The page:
Wednesday, November 21, 2012

Sheikh Deek en Afrique

Sheikh Deek in his palace in Fez              Foto Joa Keis
One of the many advantages of being unstuck in time is the freedom to ricochet geographically from place to place at will, in my case from France to Morocco. Another is the possibility to experience very distinct historical time periods simultaneously as I did recently in at the Necropolis de Chellah in Rabat, Morocco. I was standing in the center of a necropolis that included Roman ruins dating back to the time of Christ and Moorish structures built by Sultan Abu al-Hassan in the 1300's. They existed side by side and were surrounded by the the modern world of 2012 where cell phones and satellite dishes dominate the terrain. Such random time travel is extremely complex and requires multiple identities in order to be "culturally correct", hence the addition of my new title as "Sheikh Deek". 

Olive stall in souk - foto Joa Keis
My son Joa had a week of R&R from his Save the Children post in Mali, and we chose Morocco as a convenient halfway rendez-vous point. After meeting up in Casablanca early the morning of November 10th, we took a train directly to Meknes where we had a reservation at a friend's guest house, Dar Zidane. Andre and Khadija were our gracious hosts and despite a rainy first two days, we were able to eat very well (Khadija had a Moroccan restaurant in Lyon before returning to Meknes) and André took us to the medina there to visit some ancient sites and wander through the souk (market) at dusk. The souk was full of activity and delightful things to eat and wear. 
Meknes marketplace at dusk
There was color everywhere, and the unfamiliar bantering of Arabic added even more to the experience. It had been a long time since I had been in a culture so different and with a language I could not understand. It is good to feel uncomfortable at times, to feel helpless and dependent on others. It reminds you what it is like to be a stranger in an strange land. Since most people spoke French or English, communication was not a huge problem, but the excited Arabic syllables bouncing of the earthen walls of the medina, and the Islamic call to prayer echoing through the narrow alleyways, left no doubt that I was a guest in a foreign culture.
Fez Medina before the arrival of the tourists

Our next destination was Fez, a UNESCO World Heritage Center and site of the largest medina in the western world. It was founded by the Idrisid dynasty between 789 and 808 A.D and is over 920 square acres and has more than 9,600 small, winding streets that create a medieval labyrinth that completely disorients you in a matter of minutes.God forbid the local youth detect your lostness, because once they notice, you are fair game. It will cost you to get back home, and if you do not accept their help, you will still be wandering around helplessly in 3012!
Fez Medina after Lonely Planet and Guide des Routards ratings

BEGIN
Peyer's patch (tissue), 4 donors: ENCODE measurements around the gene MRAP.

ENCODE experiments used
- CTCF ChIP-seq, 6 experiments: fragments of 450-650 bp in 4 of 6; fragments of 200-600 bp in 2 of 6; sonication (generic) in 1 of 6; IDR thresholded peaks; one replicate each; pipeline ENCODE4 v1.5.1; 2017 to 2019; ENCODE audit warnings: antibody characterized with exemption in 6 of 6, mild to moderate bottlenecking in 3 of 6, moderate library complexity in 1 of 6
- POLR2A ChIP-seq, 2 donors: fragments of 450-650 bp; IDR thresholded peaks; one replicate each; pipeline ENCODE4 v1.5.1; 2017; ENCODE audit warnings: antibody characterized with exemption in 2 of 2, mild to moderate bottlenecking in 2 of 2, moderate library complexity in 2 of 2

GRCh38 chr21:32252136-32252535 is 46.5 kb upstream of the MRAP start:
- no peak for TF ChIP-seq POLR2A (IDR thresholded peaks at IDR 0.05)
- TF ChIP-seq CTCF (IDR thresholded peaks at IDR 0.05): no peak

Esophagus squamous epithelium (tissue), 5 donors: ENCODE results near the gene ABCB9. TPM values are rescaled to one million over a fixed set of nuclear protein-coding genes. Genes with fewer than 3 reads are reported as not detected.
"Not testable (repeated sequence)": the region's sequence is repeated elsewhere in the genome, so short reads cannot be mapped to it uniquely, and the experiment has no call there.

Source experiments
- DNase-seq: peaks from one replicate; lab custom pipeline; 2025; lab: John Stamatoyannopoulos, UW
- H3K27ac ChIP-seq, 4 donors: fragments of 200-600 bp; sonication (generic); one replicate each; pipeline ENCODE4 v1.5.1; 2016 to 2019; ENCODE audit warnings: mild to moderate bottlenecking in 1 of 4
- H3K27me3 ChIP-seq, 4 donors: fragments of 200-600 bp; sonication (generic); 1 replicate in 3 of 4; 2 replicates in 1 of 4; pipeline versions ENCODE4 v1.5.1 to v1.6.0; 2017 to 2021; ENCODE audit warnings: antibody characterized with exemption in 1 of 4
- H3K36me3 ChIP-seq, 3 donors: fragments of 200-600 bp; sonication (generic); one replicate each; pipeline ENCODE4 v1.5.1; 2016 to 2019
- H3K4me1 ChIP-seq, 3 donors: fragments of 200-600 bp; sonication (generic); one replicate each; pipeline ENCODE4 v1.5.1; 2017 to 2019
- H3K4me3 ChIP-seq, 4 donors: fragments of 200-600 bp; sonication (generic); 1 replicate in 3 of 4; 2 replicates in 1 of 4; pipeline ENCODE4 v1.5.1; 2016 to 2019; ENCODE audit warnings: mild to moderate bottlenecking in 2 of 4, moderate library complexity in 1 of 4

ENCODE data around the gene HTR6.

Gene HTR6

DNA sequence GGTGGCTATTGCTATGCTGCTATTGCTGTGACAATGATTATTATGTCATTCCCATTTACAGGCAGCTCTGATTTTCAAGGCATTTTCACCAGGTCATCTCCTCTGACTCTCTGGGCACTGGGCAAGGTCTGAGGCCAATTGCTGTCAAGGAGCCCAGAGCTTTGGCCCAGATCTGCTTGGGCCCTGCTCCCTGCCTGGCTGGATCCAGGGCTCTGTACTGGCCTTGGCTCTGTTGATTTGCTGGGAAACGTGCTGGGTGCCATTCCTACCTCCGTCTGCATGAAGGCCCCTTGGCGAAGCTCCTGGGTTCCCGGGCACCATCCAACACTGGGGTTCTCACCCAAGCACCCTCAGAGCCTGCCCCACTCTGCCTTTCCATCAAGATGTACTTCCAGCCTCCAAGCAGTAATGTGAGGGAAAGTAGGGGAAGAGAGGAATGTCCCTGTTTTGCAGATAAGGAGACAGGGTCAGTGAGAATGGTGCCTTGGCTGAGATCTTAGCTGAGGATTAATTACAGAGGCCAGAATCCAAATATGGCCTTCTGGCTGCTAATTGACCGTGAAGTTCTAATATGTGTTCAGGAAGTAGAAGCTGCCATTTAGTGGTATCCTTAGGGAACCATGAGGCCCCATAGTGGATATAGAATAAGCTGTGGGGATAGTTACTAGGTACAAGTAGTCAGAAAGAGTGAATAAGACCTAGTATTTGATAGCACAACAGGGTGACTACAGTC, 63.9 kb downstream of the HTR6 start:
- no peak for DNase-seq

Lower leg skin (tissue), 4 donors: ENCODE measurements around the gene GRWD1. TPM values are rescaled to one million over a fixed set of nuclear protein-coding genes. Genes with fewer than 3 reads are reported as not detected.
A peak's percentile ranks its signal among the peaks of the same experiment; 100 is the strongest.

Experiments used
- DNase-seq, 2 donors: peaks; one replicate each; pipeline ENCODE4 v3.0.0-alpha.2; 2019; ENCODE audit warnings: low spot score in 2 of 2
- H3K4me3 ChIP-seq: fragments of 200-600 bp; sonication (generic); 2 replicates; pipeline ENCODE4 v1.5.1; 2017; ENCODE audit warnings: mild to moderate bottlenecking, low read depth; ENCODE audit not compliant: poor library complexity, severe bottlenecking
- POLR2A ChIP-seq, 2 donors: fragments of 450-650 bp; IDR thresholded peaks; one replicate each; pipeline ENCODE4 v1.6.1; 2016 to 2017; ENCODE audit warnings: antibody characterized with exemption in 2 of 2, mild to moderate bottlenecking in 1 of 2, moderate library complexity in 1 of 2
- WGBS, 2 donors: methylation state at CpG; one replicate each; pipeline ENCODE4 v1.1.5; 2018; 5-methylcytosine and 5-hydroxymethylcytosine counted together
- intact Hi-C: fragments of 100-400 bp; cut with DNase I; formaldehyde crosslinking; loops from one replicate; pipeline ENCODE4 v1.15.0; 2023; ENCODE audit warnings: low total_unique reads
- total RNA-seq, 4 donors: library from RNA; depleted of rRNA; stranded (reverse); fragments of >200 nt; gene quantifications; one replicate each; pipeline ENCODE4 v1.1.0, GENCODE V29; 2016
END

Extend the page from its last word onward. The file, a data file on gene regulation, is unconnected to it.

Our lodging in Fez was nothing short of majestic. This trip was on Joa, and he decided to treat his Papito royally. The thought of getting his own harem did, however, cross his mind. The Riad Dar Zeffarine was a living museum with intricate Moorish motifs and Islamic designs that boggle the mind. The terrace on the rooftop overlooked the entire medina, and sunrise and sunset were truly magnificent. An abode fit for  a sultan, or a sheikh for that matter.
Deek waiting for the prophet to speak

After paying out a good portion of our travel allowance to the street youth who helped get us back home to Dar Zeffarine every night, we decided it best to move on to a less maze-like setting. So we set off for Rabat on train for the final few days of Joa's stay in Maroc. It was a good choice, a combination of the very old and the very modern. The medina there was less impressive visually than Fez, but it was frequented by the locals who did their shopping there and shopkeepers were not high pressured or aggressive as they often were in Fez. We roamed the souk peacefully,visited the colorful blue village of the Kasbah des Oudaias and enjoyed a brilliant sunset on Rabat Beach where Joa surfed that day. We even found a few places to have a cold beer, not an easy thing to find in Morocco!
Sunset on Rabat Beach

Joa in the Kasbah
Our last day together was a trip to the Necropolis de Chellah, mentioned at the beginning of this post. The beauty of the place was breathtaking, even under the heavy rain that intermittently drove us to seek shelter where ever we could find it.
Fortress walls - La Chellah, Rabat
Walls in the Chellah
And as many good things come to pass, so did this one. Joa boarded the train to Casablanca to catch his flight back to Mali, and I caught a train in the opposite direction back to Meknes to spend a few more days at Dar Zidane with André and Khadija before my return to France. It was a wonderful reunion, one that I will never forget. Merci Joa!! We will do it again soon in some new and exciting place, Inshallah.
Sudanese street musician


Lulú said...

Hola Dick! me da gusto saludarte y saber de tus viajes. Tienes pensado regresar a Cholula? Aqui te esperamos con un rico champurrado.

Abrazos de Lulú y Zazil

Anonymous said...

Hola Dick, me da mucho gusto que estés visitando varios lugares, en otro momento habrá tiempo para que escuchemos tus aventuras. Por lo mientras la biblioteca ya está funcionando, pronto te enviaré fotos. Te mando un abrazo!!! Gaudel

Quena said...

Wow! What colors! Satellite world seems beautiful!

Sandy.Riverman said...

Had I known you were going to Morocco, I would have recommended you try goat eye tajine. It's a culinary experience to remember forever.